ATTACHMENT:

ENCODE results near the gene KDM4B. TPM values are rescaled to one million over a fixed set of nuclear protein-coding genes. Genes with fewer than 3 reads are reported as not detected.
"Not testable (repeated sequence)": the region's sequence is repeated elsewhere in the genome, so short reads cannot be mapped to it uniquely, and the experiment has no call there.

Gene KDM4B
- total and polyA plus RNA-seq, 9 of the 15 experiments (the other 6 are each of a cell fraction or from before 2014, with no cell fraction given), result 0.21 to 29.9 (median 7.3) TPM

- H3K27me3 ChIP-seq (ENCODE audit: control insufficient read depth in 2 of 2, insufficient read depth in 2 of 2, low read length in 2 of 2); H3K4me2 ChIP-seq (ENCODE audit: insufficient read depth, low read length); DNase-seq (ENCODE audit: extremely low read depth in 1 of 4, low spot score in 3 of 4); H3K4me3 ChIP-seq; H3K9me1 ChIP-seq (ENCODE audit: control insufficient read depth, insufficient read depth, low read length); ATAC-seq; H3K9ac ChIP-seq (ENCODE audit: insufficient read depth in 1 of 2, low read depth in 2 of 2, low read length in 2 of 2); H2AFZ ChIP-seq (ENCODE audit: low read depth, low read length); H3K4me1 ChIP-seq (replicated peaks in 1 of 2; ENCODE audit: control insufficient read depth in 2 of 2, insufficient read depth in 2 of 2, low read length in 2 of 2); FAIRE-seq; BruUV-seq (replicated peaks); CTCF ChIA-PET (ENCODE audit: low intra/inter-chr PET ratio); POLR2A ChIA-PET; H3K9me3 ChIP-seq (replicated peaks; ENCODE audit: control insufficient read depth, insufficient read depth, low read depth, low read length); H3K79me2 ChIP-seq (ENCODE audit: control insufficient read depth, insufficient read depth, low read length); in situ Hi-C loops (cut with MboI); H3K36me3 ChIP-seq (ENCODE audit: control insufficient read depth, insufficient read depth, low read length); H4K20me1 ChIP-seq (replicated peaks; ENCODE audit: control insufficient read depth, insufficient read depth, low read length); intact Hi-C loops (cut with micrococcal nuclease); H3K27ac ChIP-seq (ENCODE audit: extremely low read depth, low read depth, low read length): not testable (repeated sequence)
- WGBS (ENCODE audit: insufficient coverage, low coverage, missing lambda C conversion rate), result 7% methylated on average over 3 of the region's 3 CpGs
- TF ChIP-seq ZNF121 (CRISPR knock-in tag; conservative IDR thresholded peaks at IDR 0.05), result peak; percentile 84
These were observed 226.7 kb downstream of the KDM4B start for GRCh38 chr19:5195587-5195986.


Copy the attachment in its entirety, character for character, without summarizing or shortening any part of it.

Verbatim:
ENCODE results near the gene KDM4B. TPM values are rescaled to one million over a fixed set of nuclear protein-coding genes. Genes with fewer than 3 reads are reported as not detected.
"Not testable (repeated sequence)": the region's sequence is repeated elsewhere in the genome, so short reads cannot be mapped to it uniquely, and the experiment has no call there.

Gene KDM4B
- total and polyA plus RNA-seq, 9 of the 15 experiments (the other 6 are each of a cell fraction or from before 2014, with no cell fraction given), result 0.21 to 29.9 (median 7.3) TPM

- H3K27me3 ChIP-seq (ENCODE audit: control insufficient read depth in 2 of 2, insufficient read depth in 2 of 2, low read length in 2 of 2); H3K4me2 ChIP-seq (ENCODE audit: insufficient read depth, low read length); DNase-seq (ENCODE audit: extremely low read depth in 1 of 4, low spot score in 3 of 4); H3K4me3 ChIP-seq; H3K9me1 ChIP-seq (ENCODE audit: control insufficient read depth, insufficient read depth, low read length); ATAC-seq; H3K9ac ChIP-seq (ENCODE audit: insufficient read depth in 1 of 2, low read depth in 2 of 2, low read length in 2 of 2); H2AFZ ChIP-seq (ENCODE audit: low read depth, low read length); H3K4me1 ChIP-seq (replicated peaks in 1 of 2; ENCODE audit: control insufficient read depth in 2 of 2, insufficient read depth in 2 of 2, low read length in 2 of 2); FAIRE-seq; BruUV-seq (replicated peaks); CTCF ChIA-PET (ENCODE audit: low intra/inter-chr PET ratio); POLR2A ChIA-PET; H3K9me3 ChIP-seq (replicated peaks; ENCODE audit: control insufficient read depth, insufficient read depth, low read depth, low read length); H3K79me2 ChIP-seq (ENCODE audit: control insufficient read depth, insufficient read depth, low read length); in situ Hi-C loops (cut with MboI); H3K36me3 ChIP-seq (ENCODE audit: control insufficient read depth, insufficient read depth, low read length); H4K20me1 ChIP-seq (replicated peaks; ENCODE audit: control insufficient read depth, insufficient read depth, low read length); intact Hi-C loops (cut with micrococcal nuclease); H3K27ac ChIP-seq (ENCODE audit: extremely low read depth, low read depth, low read length): not testable (repeated sequence)
- WGBS (ENCODE audit: insufficient coverage, low coverage, missing lambda C conversion rate), result 7% methylated on average over 3 of the region's 3 CpGs
- TF ChIP-seq ZNF121 (CRISPR knock-in tag; conservative IDR thresholded peaks at IDR 0.05), result peak; percentile 84
These were observed 226.7 kb downstream of the KDM4B start for GRCh38 chr19:5195587-5195986.